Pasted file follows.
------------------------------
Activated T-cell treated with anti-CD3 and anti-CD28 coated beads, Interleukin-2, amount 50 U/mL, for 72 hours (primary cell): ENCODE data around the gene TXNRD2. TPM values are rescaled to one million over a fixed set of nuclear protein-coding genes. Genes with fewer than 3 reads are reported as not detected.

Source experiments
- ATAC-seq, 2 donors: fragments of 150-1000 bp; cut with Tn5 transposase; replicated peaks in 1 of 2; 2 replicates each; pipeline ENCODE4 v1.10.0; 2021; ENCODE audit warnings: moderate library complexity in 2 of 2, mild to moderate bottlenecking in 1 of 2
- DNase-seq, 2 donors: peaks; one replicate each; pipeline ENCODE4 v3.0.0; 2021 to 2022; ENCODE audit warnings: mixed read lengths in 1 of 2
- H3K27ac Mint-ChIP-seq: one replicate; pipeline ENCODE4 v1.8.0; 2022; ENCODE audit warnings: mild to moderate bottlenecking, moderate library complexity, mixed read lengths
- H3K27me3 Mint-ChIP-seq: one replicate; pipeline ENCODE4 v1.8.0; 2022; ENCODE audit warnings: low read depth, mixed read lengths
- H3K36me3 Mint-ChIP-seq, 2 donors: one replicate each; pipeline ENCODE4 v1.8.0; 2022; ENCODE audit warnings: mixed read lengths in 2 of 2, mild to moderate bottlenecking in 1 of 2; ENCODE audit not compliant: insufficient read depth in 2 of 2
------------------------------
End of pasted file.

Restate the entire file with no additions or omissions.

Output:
Activated T-cell treated with anti-CD3 and anti-CD28 coated beads, Interleukin-2, amount 50 U/mL, for 72 hours (primary cell): ENCODE data around the gene TXNRD2. TPM values are rescaled to one million over a fixed set of nuclear protein-coding genes. Genes with fewer than 3 reads are reported as not detected.

Source experiments
- ATAC-seq, 2 donors: fragments of 150-1000 bp; cut with Tn5 transposase; replicated peaks in 1 of 2; 2 replicates each; pipeline ENCODE4 v1.10.0; 2021; ENCODE audit warnings: moderate library complexity in 2 of 2, mild to moderate bottlenecking in 1 of 2
- DNase-seq, 2 donors: peaks; one replicate each; pipeline ENCODE4 v3.0.0; 2021 to 2022; ENCODE audit warnings: mixed read lengths in 1 of 2
- H3K27ac Mint-ChIP-seq: one replicate; pipeline ENCODE4 v1.8.0; 2022; ENCODE audit warnings: mild to moderate bottlenecking, moderate library complexity, mixed read lengths
- H3K27me3 Mint-ChIP-seq: one replicate; pipeline ENCODE4 v1.8.0; 2022; ENCODE audit warnings: low read depth, mixed read lengths
- H3K36me3 Mint-ChIP-seq, 2 donors: one replicate each; pipeline ENCODE4 v1.8.0; 2022; ENCODE audit warnings: mixed read lengths in 2 of 2, mild to moderate bottlenecking in 1 of 2; ENCODE audit not compliant: insufficient read depth in 2 of 2